In a second interview, we visited Rajeh and Nadia Hawareen, the neighbors who live next door, facing the exact same situation. The road will also pass on top of their land, and this house will be the second house that Israel demolishes for Rajeh and Nadia as collective punishment.
The couple lives in the house with their four children. 2 of them are engaged and plan to marry in August next year, but living with this kind of threat does not allow them to plan their weddings appropriately.
Rajeh explains how they suffer from the same psychological distress as Kifaya’s family. They used up their savings paying all the lawyers, engineers, and professionals they could to find a way to prevent this demolition. But just like Kifaya, they lost their case.
“This is our land. They can kill our people, but we will stay. We will never leave it,” Rafeh reassures us. “When you try to prepare your house, you prepare your dreams. And Israel destroys it. I am 50 years old, and I don’t have another 50 years to build my life again. This is very stressful, especially for my wife.”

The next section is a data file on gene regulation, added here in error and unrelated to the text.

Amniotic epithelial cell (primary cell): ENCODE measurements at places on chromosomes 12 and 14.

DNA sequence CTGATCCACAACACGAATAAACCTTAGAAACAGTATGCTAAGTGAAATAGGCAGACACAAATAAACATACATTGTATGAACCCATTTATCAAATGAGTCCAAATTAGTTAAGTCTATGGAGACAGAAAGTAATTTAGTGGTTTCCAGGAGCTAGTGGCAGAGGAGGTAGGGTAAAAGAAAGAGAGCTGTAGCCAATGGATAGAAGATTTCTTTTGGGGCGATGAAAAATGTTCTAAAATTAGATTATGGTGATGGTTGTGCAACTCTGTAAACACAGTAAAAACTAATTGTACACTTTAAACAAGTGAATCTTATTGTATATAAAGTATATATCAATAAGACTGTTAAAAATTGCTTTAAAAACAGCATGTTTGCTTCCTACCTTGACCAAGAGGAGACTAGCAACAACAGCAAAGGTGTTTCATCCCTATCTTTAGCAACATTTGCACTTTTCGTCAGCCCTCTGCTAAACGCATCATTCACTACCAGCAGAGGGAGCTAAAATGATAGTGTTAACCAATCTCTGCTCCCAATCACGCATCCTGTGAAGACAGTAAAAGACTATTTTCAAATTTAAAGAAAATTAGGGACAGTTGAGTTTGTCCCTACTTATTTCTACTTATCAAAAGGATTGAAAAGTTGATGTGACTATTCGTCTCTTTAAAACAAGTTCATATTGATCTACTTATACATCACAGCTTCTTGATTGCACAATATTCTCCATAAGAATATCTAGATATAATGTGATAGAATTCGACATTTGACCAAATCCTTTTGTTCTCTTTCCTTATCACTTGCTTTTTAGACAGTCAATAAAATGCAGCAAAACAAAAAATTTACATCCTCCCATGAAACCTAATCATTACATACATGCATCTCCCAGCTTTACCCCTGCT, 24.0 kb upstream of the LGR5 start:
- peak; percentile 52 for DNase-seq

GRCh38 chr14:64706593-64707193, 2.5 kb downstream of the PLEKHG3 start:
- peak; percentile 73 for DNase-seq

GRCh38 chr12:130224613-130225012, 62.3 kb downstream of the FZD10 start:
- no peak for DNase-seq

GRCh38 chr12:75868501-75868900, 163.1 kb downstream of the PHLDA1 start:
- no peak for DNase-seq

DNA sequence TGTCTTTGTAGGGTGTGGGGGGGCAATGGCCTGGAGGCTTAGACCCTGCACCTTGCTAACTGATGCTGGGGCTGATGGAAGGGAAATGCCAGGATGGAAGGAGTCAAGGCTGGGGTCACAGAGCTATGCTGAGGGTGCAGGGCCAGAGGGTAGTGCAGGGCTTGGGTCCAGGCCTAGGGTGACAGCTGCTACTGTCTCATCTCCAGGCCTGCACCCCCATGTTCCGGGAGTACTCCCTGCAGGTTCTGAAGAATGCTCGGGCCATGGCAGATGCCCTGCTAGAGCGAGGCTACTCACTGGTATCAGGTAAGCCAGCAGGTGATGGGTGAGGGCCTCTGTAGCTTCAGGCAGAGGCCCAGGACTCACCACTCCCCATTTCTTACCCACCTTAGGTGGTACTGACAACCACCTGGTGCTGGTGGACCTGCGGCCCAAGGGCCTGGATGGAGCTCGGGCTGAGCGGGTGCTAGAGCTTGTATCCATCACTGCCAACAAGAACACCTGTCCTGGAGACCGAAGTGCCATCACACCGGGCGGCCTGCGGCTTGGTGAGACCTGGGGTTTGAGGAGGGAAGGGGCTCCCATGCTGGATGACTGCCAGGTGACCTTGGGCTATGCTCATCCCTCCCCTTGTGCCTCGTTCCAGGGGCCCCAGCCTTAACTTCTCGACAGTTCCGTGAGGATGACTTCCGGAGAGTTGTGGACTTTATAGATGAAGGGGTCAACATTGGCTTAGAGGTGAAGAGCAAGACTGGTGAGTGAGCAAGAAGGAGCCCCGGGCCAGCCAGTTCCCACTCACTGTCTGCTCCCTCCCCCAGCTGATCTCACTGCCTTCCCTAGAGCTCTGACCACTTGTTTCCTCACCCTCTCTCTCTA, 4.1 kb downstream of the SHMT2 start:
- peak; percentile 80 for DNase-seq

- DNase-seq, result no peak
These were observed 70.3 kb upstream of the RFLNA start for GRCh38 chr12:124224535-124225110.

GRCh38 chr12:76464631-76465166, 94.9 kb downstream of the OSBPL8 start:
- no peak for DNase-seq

Rajeh also explains how the situation inside the court is absolutely unfair. Palestinians are not allowed to talk and the hearings are held in Hebrew. The law, of course, is also different for Palestinians and Israelis. Israel also passes special laws for Palestinians who live in Jerusalem, in order to evict them.
“I’ve had enough of 60 years of documentation from international organizations,” Rajeh continues. “We lose our dignity, they treat us like less than animals. We lose everything, we are thrown out to the street. That’s why I don’t like international organizations, establishments or institutions, because they take orders from governments.”
“65 years of writing documents, and nobody listens, no one wants to hear. I made thousands of documents for the UN and OCHA in New York, but nobody does anything. There are no results. We need answers, even if these answers are negative to know what to expect. Governments are hypocrites. They just care about relationships and mutual benefits. They don’t care about the humanitarian issues, the oppressed people. Politics has no mercy.”
“But we never give up. We believe that one day they will hear us.”
Original article, with photos of the family homes at ISM official.